Authorities aren’t dismissing all of the Moral Monday cases because there are still some pending cases from this year.
Mangum said he’s still working to resolve about 50 cases from last year, which he said were unique circumstances, like protesters refusing to leave a lawmaker’s office.
CHARLOTTE — Half a dozen Queen City parking spaces in uptown transformed into parks Friday. The event is part of international PARKing day.
“Cities all over the world take parking spaces on their streets in downtowns and turn them into little mini parklets for the day,” said Charlotte Center City Partner’s Klint Mullis.
Spectators walking by chimed in.
“I think its a wonderful thing.”
Six metered spaces were taken over from Levine Avenue to Seventh Street.
“There’s a lot of cars going by!”, said Nicole Rivera who interns at Perkins+Will, one of the organizations which took part in the event. “We are on South Tryon Street in between Third and Martin Luther King.”
In previous years this event has taken place in Southend and NoDa, but Charlotte Center City Partners said they wanted this year’s event to make a bigger impact.
“It really is an opportunity to kind of instigate a conversation with people about how we used our public space,” said Mullis.
“Our theme is Alternative Transportation…we have the bikes and hula hoops…” said Rivera.
Nine to fivers even took a quick break to read at one of these free mini-libraries.
“The more publicity we have, the more awareness we’ll raise and the more people will be inclined to think this is a good idea and push for a more walkable city,” said Rivera.
“If this was here regularly I would come up here a lot more often. [It] just gives us something to see and do along the way a nice place to stop than just the regular park benches,” said one mom.
Charlotte Center City Partners said the parklets might be back in the future.
The free libraries will be donated Saturday to Center City neighborhoods in need of books.
WILMINGTON — It’s been 50 years since the release of the first Surgeon General’s smoking report and on Friday, the U.S. acting Surgeon General Dr. Boris D. Lushniak spoke to N.C. health leaders at the North Carolina Public Health Association fall conference.
The conference focused on youth tobacco use trends, and the latest report shows teen smoking is on the decline.
Surgeon General Lushniak says the amount of smokers has decreased since 1964, but smoking is still a deadly addiction.
“Each and every year we have 480,000 people in the United States, 14,000 of those in the state of North Carolina dying prematurely each and every year from smoking-related diseases,” he said.
The latest report shows the lowest rate ever recorded of teen cigarette smoking. However, teens are depending on other products besides cigarettes. The report shows that more teens are depending on electronic cigarettes and hookahs.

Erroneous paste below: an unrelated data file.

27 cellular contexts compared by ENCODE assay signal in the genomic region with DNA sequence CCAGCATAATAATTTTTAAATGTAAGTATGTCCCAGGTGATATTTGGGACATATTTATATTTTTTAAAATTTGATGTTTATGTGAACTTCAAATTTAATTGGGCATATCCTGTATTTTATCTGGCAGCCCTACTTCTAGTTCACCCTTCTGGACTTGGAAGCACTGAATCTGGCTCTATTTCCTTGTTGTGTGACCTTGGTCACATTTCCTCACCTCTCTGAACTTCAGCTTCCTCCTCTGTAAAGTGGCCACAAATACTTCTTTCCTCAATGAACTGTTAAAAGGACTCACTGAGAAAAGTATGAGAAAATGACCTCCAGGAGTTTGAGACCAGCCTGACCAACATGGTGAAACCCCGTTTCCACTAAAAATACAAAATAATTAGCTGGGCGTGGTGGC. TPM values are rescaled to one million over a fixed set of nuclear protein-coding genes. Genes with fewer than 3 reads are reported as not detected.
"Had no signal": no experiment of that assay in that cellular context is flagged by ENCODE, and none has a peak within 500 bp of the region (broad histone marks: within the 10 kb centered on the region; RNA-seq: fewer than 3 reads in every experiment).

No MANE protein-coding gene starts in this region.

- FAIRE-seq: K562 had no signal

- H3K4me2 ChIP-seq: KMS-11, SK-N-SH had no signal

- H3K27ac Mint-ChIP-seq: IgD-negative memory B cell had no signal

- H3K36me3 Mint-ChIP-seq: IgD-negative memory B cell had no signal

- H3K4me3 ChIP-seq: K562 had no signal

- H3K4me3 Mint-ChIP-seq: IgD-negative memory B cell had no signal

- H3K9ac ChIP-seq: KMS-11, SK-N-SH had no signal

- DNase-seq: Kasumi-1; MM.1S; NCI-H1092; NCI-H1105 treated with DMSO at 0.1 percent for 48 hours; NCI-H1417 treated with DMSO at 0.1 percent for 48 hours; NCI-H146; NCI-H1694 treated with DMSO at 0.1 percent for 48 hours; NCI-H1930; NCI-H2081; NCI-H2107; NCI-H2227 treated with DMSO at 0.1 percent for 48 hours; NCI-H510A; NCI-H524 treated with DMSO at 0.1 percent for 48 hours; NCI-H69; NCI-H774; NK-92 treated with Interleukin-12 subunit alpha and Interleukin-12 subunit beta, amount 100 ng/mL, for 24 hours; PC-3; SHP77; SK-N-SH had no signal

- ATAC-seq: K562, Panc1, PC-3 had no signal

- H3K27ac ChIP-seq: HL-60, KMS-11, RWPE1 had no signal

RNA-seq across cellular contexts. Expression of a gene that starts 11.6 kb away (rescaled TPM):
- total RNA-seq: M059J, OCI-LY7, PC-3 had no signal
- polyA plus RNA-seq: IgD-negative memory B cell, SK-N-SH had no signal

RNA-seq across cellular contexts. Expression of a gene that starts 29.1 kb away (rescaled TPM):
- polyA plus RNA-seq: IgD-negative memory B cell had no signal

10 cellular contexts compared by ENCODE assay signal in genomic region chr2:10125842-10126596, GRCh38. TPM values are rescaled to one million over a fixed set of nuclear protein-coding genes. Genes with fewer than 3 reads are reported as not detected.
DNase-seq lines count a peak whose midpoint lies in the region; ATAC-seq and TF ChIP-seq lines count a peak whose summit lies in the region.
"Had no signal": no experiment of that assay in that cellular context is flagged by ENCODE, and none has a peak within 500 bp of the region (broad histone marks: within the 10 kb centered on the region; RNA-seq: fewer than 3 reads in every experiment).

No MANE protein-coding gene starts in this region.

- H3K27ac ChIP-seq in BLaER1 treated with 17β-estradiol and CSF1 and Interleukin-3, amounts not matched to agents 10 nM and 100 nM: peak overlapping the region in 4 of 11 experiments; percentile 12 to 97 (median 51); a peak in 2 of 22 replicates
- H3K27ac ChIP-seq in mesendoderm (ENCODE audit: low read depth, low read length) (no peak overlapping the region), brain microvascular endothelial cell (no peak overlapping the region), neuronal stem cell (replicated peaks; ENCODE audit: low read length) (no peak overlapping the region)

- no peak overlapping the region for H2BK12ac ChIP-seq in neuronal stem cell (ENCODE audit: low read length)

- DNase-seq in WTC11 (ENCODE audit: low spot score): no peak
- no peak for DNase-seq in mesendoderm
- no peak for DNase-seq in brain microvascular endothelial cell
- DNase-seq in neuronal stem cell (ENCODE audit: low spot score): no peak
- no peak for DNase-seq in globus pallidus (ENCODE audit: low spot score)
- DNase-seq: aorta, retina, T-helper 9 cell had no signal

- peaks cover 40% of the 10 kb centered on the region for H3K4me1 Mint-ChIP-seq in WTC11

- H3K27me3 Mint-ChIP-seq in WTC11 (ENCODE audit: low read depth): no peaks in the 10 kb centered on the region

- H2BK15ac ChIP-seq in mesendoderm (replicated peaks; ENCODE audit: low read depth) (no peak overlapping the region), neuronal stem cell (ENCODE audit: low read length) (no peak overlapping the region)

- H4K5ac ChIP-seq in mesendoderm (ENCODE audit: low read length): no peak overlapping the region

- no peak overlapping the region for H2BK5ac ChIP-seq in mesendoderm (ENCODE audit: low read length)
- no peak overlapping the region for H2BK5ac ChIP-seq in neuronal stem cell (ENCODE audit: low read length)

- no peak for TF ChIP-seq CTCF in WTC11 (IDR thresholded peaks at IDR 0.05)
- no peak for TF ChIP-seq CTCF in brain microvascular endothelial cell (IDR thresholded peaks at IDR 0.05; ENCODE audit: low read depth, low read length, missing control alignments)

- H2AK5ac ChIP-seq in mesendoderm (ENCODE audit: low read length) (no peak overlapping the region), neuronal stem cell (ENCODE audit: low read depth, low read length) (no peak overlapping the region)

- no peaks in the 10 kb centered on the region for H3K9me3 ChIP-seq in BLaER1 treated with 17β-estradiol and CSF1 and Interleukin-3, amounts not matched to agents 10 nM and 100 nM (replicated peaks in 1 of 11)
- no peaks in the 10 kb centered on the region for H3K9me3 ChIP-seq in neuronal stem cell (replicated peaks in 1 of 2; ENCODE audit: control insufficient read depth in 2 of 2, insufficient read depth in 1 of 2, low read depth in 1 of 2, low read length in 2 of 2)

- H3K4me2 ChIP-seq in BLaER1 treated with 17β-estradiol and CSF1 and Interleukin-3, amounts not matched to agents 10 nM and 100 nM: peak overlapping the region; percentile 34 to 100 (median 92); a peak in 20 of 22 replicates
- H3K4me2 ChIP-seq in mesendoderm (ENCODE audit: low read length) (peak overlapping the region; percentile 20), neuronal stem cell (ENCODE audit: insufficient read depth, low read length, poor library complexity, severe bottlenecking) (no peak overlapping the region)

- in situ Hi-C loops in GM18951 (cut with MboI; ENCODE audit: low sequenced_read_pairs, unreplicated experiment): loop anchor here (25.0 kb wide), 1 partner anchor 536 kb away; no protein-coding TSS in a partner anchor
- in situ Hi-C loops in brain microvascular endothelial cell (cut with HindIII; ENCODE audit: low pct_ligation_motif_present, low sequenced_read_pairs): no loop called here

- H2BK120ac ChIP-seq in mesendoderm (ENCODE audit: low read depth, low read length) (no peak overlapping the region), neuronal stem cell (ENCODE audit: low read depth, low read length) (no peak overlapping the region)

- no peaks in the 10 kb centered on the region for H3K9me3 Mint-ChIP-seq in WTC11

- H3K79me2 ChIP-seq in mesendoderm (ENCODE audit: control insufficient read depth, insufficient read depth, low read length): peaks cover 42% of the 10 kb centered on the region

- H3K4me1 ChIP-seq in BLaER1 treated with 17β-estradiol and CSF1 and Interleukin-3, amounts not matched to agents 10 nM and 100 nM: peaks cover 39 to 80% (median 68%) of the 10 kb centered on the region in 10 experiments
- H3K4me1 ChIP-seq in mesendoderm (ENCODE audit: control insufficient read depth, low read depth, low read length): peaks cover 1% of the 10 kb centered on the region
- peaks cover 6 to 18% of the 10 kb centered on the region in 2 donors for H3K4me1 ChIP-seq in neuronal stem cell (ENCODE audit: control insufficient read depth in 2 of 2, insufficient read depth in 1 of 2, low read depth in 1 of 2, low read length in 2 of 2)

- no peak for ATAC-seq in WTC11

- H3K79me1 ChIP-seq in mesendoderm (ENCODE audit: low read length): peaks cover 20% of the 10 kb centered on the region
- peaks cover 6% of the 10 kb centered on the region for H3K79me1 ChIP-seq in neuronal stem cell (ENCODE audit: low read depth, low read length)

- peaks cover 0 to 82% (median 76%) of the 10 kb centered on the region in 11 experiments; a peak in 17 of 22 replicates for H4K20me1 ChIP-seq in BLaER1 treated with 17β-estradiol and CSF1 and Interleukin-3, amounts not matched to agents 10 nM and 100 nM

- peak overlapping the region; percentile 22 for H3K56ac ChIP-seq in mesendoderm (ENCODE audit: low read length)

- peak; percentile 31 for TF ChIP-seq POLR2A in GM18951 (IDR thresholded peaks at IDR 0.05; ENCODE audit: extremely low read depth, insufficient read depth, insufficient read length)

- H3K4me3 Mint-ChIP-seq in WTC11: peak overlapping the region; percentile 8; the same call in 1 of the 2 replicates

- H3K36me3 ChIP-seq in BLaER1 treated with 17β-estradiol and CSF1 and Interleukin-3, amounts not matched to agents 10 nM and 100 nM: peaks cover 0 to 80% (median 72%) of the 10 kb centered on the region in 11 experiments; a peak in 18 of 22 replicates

Health leaders are concerned about the increased use of E-cigarettes.
“When I look at E-cigarettes, I look at it as something that I’m concerned about, something that I’m waiting on the right information…the right scientific data, so that we can provide more information to the American public. But, for now, it doesn’t look good,” said Surgeon General Lushniak.
E-cigarette usage among North Carolina high schoolers has jumped 352 percent since 2011, and 10 percent of students said they are considering it in the next year.
The state health department is hoping this trend will filter out, similar to how cigarette smoking has.
“A lot of the media campaigns out there have made cigarette smoking a lot less cool, and I think that’s the kind of social norm change that it’s really hard to get going. But once it’s started, it’s really hard to stop,” said Ann Staples, director of public education and communication with the N.C. Department of Health and Human Services.
While the struggle to stop smoking is still difficult 50 years later, Surgeon General Lushniak hopes to put an end to this deadly trend.
“We have to push forward, we really have to shoot for a tobacco-free generation,” he said.
Each day, more than 3,200 youth under the age of 18 smoke their first cigarette in the U.S.
RALEIGH—A new dinosaur will be unveiled Friday in Raleigh.
The Museum of Natural Sciences will host the presentation in its Daily Planet Theater. Terry Gates, a research associate with the museum and scientist at N.C. State University, will introduce the new dinosaur: called Rhinorex.